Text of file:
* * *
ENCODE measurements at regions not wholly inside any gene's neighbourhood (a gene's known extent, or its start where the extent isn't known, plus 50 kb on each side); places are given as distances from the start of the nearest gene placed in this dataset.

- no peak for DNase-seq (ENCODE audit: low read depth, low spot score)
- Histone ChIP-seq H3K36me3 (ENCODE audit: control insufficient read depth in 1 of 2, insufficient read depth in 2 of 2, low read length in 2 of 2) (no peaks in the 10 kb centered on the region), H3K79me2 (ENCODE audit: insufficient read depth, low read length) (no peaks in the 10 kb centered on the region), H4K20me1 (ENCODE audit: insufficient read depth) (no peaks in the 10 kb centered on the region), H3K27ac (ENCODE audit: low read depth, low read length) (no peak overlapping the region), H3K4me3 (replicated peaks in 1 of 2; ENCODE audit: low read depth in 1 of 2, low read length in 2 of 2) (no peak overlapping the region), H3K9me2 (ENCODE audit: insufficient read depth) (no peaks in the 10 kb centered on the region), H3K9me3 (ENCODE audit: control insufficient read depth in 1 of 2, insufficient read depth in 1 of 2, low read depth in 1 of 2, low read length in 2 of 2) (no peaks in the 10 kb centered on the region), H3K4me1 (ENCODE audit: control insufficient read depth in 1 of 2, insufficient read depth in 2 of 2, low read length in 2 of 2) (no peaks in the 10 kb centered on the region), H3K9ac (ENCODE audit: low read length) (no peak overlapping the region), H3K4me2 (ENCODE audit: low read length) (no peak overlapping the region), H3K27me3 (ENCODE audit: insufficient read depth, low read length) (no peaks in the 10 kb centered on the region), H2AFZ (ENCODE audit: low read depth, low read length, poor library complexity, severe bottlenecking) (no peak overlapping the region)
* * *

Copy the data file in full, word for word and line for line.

ENCODE measurements at regions not wholly inside any gene's neighbourhood (a gene's known extent, or its start where the extent isn't known, plus 50 kb on each side); places are given as distances from the start of the nearest gene placed in this dataset.

- no peak for DNase-seq (ENCODE audit: low read depth, low spot score)
- Histone ChIP-seq H3K36me3 (ENCODE audit: control insufficient read depth in 1 of 2, insufficient read depth in 2 of 2, low read length in 2 of 2) (no peaks in the 10 kb centered on the region), H3K79me2 (ENCODE audit: insufficient read depth, low read length) (no peaks in the 10 kb centered on the region), H4K20me1 (ENCODE audit: insufficient read depth) (no peaks in the 10 kb centered on the region), H3K27ac (ENCODE audit: low read depth, low read length) (no peak overlapping the region), H3K4me3 (replicated peaks in 1 of 2; ENCODE audit: low read depth in 1 of 2, low read length in 2 of 2) (no peak overlapping the region), H3K9me2 (ENCODE audit: insufficient read depth) (no peaks in the 10 kb centered on the region), H3K9me3 (ENCODE audit: control insufficient read depth in 1 of 2, insufficient read depth in 1 of 2, low read depth in 1 of 2, low read length in 2 of 2) (no peaks in the 10 kb centered on the region), H3K4me1 (ENCODE audit: control insufficient read depth in 1 of 2, insufficient read depth in 2 of 2, low read length in 2 of 2) (no peaks in the 10 kb centered on the region), H3K9ac (ENCODE audit: low read length) (no peak overlapping the region), H3K4me2 (ENCODE audit: low read length) (no peak overlapping the region), H3K27me3 (ENCODE audit: insufficient read depth, low read length) (no peaks in the 10 kb centered on the region), H2AFZ (ENCODE audit: low read depth, low read length, poor library complexity, severe bottlenecking) (no peak overlapping the region)